ORTNER: Don’t Expect Diversity Of Thought At University Of California

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Daniel Ortner Pacific Legal Foundation
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The University of California, Davis, advertises itself as a place “to freely hear, express, and debate different ideas and points of view.” But as this new semester progresses, students may begin to wonder why every professor seems to be teaching from the same ideological textbook. To understand why, just look at the California university system’s demand for “diversity statements.”

In the 1950s, California public universities adopted loyalty oaths to stamp out anyone who believed in communism or other “un-American” ideas. Those deemed insufficiently loyal to the Constitution or American ideals were stymied in their careers or even fired. Fortunately, people across the political spectrum recognized that these loyalty oaths jeopardized academic freedom and violated the First Amendment. And the Supreme Court ultimately held in a 1967 decision that the Constitution “does not tolerate laws that cast a pall of orthodoxy over the classroom.”

Yet today, a more subtle loyalty oath is being reestablished — and unfortunately the University of California is once again leading the way. Rather than demanding loyalty to “freedom” or “patriotism,” these modern loyalty oaths require devotion to “diversity” and “equity.” In the University of California system, every applicant for a tenure track position must submit an “equity, diversity, and inclusion statement” describing the candidate’s experiences and “commitment to diversity.” And California universities increasingly require consideration of these factors in tenure and retention decisions.

No one objects to a university requiring faculty to treat everyone with respect regardless of race, sex, religion, sexual orientation or national origin. But these diversity statements go much further, undermining the ideals of free inquiry and equality for all that should be at the center of the university’s mission.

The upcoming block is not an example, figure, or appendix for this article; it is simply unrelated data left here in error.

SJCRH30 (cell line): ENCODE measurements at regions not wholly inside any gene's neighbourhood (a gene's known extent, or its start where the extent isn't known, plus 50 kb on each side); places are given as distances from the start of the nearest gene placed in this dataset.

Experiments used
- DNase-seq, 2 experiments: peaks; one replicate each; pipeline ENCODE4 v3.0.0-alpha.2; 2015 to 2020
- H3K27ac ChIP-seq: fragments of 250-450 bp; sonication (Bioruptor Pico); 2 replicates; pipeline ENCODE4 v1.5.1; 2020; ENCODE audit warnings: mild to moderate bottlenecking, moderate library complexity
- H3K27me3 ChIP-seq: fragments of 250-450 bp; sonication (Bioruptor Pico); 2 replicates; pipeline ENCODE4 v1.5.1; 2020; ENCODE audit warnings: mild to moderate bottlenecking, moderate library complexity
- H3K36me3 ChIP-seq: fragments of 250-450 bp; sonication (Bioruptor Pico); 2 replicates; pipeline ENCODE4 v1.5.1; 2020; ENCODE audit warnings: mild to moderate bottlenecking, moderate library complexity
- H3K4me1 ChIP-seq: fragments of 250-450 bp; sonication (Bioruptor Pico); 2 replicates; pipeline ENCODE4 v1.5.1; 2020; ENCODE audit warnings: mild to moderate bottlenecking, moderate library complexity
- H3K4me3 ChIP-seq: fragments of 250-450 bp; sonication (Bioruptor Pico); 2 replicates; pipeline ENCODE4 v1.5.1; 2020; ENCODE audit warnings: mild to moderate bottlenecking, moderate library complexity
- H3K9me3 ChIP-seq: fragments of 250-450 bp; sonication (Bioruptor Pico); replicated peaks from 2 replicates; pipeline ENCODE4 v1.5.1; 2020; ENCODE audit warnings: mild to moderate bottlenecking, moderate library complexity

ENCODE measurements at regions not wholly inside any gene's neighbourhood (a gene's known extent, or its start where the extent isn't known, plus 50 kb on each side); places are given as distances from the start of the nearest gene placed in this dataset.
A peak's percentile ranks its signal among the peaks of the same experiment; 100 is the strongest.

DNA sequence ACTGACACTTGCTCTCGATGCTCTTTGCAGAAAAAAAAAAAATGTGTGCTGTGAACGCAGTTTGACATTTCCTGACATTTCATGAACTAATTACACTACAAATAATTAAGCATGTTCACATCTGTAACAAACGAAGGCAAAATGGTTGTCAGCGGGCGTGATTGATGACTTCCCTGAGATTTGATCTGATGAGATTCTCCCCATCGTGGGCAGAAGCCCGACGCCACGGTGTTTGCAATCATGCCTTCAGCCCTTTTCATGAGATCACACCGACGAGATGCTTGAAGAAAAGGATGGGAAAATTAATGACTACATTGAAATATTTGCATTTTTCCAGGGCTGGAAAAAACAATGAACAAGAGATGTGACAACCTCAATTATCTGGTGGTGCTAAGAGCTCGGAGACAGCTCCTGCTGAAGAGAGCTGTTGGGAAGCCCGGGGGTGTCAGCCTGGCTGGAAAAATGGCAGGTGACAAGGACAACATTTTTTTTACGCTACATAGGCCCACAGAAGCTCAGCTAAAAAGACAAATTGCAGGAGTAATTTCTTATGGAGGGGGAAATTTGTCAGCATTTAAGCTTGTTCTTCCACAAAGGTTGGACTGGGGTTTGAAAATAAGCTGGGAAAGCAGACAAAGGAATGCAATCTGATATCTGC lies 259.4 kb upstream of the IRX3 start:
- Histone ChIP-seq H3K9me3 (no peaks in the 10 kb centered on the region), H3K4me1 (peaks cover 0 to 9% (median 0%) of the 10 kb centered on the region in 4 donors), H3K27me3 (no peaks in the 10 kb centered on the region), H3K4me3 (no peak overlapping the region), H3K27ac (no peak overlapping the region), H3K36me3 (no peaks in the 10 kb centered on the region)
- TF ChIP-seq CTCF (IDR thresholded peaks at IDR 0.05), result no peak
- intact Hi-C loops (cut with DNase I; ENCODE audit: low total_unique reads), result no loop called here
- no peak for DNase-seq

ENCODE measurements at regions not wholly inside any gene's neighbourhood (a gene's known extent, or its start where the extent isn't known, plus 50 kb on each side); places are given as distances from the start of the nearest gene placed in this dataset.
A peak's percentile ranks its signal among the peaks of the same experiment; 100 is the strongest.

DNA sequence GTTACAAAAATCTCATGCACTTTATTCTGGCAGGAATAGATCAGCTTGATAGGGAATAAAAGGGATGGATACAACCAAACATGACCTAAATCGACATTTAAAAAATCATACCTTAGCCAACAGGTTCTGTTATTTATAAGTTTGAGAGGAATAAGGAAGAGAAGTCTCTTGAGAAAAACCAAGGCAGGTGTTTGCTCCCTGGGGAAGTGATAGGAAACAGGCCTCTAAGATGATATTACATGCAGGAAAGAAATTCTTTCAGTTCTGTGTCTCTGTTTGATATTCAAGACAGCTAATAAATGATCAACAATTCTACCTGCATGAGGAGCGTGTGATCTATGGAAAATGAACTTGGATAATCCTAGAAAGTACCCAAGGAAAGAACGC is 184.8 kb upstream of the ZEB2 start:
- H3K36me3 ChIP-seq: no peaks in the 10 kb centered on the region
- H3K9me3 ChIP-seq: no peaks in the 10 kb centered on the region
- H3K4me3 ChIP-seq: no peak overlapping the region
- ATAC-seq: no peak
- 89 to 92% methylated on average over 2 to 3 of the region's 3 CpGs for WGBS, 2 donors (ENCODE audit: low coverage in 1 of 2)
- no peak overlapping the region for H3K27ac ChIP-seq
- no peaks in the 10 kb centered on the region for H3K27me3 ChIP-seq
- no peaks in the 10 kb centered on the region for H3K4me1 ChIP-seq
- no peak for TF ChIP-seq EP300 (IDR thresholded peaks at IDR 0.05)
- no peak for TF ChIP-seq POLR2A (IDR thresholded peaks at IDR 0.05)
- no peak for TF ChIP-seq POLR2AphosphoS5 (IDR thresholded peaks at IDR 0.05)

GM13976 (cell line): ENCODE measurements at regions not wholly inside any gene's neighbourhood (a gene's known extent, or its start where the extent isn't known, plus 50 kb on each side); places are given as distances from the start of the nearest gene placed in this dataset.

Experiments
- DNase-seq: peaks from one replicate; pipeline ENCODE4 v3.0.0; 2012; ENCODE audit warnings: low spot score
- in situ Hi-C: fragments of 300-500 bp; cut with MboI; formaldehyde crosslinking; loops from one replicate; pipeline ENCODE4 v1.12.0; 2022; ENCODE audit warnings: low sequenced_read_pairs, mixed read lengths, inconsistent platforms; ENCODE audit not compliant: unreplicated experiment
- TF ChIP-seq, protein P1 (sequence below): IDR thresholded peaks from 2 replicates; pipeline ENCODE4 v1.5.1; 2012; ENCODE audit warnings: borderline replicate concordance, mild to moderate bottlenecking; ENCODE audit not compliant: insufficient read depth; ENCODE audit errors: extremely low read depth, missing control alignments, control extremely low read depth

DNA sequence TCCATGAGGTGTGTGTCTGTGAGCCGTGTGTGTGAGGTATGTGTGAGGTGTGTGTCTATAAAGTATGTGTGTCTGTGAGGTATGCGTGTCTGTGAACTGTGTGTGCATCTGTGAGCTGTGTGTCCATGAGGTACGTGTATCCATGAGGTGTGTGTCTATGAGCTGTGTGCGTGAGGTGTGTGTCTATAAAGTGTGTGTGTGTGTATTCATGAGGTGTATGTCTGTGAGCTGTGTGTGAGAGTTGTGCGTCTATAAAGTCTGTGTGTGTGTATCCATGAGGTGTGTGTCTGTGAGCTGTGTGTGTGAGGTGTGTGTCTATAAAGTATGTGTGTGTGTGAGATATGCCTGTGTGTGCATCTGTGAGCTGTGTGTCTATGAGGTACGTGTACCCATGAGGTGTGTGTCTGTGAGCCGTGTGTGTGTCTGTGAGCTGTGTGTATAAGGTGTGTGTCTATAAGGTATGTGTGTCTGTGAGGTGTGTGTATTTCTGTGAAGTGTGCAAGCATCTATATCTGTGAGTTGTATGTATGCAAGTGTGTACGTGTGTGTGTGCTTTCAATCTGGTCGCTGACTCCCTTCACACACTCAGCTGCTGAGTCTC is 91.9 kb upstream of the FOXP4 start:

Mandated diversity statements impose ideological conformity on the faculty. Rather than simply considering whether a faculty member treats all students fairly, these statements are used to examine whether a prospective hire shares the university’s orthodoxy surrounding diversity and inclusion.

For instance, UC Berkeley penalizes applicants who “state that it’s better not to have outreach or affinity groups aimed at underrepresented individuals because it keeps them separate from everyone else, or will make them feel less valued.” In other words, anyone who believes in color-blind policies that treat everyone equally is presumptively unwelcome to teach at a UC school.

These diversity statements are likely to reshape entire academic disciplines, methodologies and research approaches to scholarship by creating an ideological monoculture. For example, UC Davis favors “Research interests that will contribute to diversity and equal opportunity.” This includes not only research on “Race, ethnicity, gender, multiculturalism and inclusion” but also research on vaguely defined concepts like “political engagement” and “economic justice.”

In a competitive academic job market, this means it’s unlikely an economist who advocates for capitalism and free markets, rather than government regulation aimed at achieving “economic justice,” would find favor at a UC school. It means historians who study Thomas Jefferson may be rejected for not spending enough time talking about slavery. And a law professor who agrees with Chief Justice John Roberts’ declaration that “[t]he way to stop discrimination on the basis of race is to stop discriminating on the basis of race” would be unlikely to find a place on the legal faculty. Say goodbye to hearing and debating different ideas and points of view.

And the damage is not limited to the liberal arts, social sciences and legal studies — the diversity statement mania has seized STEM fields, as well. Do we want to risk ignoring the next Albert Einstein or Jonas Salk because his or her research is not sufficiently focused on social justice?

Public universities — which are arms of state governments — excluding faculty who do not subscribe to a particular orthodoxy should worry all of us. As former Stanford University provost John Etchemendy explained in a speech to his university’s board of trustees, this lack of intellectual diversity builds an “echo chamber” that leads to “a kind of intellectual intolerance, a political one-sidedness that is the antithesis of what universities should stand for.”

The use of anti-communist loyalty oaths ended when people of all political persuasions stood up and demanded intellectual diversity, and when courts declared these loyalty oaths unconstitutional. Hopefully, these 21st century loyalty oaths will meet a similar fate.

Daniel Ortner is an attorney with the Pacific Legal Foundation, a nonprofit public interest law firm.

The views and opinions expressed in this commentary are those of the author and do not reflect the official position of The Daily Caller.